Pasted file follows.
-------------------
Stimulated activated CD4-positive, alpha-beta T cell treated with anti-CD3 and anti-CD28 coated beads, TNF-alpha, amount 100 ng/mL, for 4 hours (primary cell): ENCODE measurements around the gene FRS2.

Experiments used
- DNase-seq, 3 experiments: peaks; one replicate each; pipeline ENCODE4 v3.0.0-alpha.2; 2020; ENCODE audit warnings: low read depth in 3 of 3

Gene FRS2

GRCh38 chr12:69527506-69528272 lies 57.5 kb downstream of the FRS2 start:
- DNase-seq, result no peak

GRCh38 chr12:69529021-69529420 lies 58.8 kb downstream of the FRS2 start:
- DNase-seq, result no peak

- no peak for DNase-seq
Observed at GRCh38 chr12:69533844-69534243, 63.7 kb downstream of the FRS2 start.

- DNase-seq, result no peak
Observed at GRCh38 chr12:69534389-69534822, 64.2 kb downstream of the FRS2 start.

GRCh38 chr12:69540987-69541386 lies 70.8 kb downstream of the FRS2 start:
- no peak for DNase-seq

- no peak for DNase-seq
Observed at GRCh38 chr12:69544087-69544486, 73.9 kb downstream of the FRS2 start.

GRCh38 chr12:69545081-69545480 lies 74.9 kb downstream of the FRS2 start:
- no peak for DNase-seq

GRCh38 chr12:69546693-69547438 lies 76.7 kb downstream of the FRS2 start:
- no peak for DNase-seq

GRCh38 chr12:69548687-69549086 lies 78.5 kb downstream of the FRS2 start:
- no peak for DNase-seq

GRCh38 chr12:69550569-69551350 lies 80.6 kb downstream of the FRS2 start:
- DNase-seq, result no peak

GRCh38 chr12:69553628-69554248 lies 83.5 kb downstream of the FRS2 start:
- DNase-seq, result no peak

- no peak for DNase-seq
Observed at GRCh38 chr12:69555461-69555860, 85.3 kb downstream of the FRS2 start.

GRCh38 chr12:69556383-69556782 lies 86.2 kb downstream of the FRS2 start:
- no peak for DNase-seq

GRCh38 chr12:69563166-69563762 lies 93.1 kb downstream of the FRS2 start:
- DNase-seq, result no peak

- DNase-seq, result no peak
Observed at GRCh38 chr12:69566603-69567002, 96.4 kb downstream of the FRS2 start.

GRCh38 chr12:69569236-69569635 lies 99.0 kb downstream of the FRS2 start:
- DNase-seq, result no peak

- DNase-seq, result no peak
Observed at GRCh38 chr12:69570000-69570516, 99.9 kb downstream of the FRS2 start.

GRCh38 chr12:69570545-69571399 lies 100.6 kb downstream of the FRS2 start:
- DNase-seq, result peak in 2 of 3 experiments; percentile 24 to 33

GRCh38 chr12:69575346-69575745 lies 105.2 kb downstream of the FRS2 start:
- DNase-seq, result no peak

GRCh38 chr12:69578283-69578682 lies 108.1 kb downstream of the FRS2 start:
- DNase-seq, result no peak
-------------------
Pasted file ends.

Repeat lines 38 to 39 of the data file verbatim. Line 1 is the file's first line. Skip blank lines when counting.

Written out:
Observed at GRCh38 chr12:69570000-69570516, 99.9 kb downstream of the FRS2 start.

GRCh38 chr12:69570545-69571399 lies 100.6 kb downstream of the FRS2 start: